Let me start off by saying – I went from my mother’s immaculate home, to an immaculate brand-new apartment, to the trusty rusty I’ve come to love: The Fabulous Frost Farm ….
Our house has been under “construction” for the better part of 5 years now. It’s not that we’re dragging our feet – it’s just that life constantly gets in the way. Since Nick has been manning most of the project on his own – it’s a constant struggle of finding the “time” to do big projects, making sure the weather “cooperates”, and ensuring our bank account isn’t drained. Finding the motivation is the LEAST difficult challenge of all. As a matter of fact, it really isn’t a challenge at all. When Nick and I bought our home 5 years ago – we had it mentally revamped, improved, and magazine worthy within minutes. Evidently, life doesn’t work that way – and trying to find a fair balance between living life, enjoying life and actually getting chores completed is VERY challenging.
Initially, we had planned on decorating the house “officially” when we were finished with the inside of the house. The master bedroom was stripped down to its studs within days of moving in.
“There’s No point in investing in good quality bedroom furniture when we’re going to be doing work in the rooms. We’ll invest when the house is properly finished,” Nick said running his hands along the slick beams of the newly demolished bedroom.
“Good idea.” I concurred.
It’s day 1,825 – the bedroom is still down to its studs and our “den” has now become our master bedroom. Nick and I are comfortable and happy here, but there is always that feeling of discontentment. We’re not complete. Our dreams are lofty and often just seem out of reach. Which brings me to today’s blog entry.
I found myself reading a great entry by Gretchen Rubin of the Happiness Project about “Broken Windows” by way of Tina who runs the Like Ordinary Life blog. Gretchen describes the “Broken Window Theory” “as when a community tolerates minor examples of disorder and petty crime, such as broken windows, graffiti, turnstile-jumping, or drinking in public, people are more likely to commit more serious crimes.” Which in itself means – when you tolerate the little mishaps in life – they are likely to escalate into larger issues.
The blog clearly left an impression on Tina and me, as well. Tina – wrote a very thought provoking entry about Making the Bed – and why she had neglected to add that to her list of Broken Windows. Ironically, as I made the bed this morning I realized that my house is a more like a shattered green house – not just a few broken windows. As I threw mismatched throw pillows onto a layer of mismatched sheets – it dawned on me that we’ve created and adopted our own “motto” of sorts – “I’ll take better care of it as soon as the house is done”. I’ll be the first to admit it is very convenient motto and takes any immediate concern off of our house keeping – but they really are my (our) broken windows. I can’t speak for Nick, but I know that I’ve become completely complacent with dirty dishes in the sink, mismatched sheets on the bed, dust bunnies under the couch, dog hair on the guest bed, mountainous loads of laundry in the basement, broken banisters. The list goes on.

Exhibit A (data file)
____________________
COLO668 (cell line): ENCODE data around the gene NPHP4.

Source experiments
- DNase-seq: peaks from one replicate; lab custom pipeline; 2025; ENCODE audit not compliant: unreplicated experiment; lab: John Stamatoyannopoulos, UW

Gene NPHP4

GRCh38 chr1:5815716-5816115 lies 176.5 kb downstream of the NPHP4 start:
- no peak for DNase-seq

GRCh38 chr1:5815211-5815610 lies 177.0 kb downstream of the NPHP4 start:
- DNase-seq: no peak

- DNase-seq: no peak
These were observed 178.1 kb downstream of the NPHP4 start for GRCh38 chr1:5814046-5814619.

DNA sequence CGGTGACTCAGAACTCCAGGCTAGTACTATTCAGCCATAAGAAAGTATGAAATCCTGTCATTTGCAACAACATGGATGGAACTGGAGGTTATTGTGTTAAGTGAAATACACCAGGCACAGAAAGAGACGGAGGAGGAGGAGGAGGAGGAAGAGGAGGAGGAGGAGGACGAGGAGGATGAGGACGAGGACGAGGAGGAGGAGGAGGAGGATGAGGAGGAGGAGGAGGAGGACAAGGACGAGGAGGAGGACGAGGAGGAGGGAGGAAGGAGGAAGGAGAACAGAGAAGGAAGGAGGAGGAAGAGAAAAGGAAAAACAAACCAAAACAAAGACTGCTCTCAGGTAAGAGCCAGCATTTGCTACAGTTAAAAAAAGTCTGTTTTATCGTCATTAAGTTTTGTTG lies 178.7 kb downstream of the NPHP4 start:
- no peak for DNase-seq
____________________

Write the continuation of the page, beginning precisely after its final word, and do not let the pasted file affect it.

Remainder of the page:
“My sheets will match when the bedroom is done.”
“Laundry will be put away when the closets are finished”
“Harley will stay off the bed once we have guests”
“I always swore I wouldn’t be a neat freak like mom”
Crack, shatter, POP! I can hear the windows shattering as I write this …
Things are going to have to change. I now know that regardless of whether or not the house is “magazine quality” doesn’t mean that I shouldn’t take care of things. Letting dishes and laundry pile up inside my house – is a true indication of my spirit. Sometimes I walk around – unsettled. The indifference towards the little things – creating a permanent feeling of guilt and restlessness. Usually, I’m not even quite sure why I feel that way – it’s just there, lingering, inching its way through my subconscious. It’s usually then – when my anxiety sets in. Obviously, our “magazine makeover” won’t be any time soon. So, I can either live with the uneasy feeling for another 5 years or do something about it.
Perhaps it is the warm weather, perhaps it was the rumored criticism from the house’s previous owner, or perhaps it’s just our time to get it finished. Whatever the driving force is I hope the motivation sticks – so we can finally replace those broken windows and move on.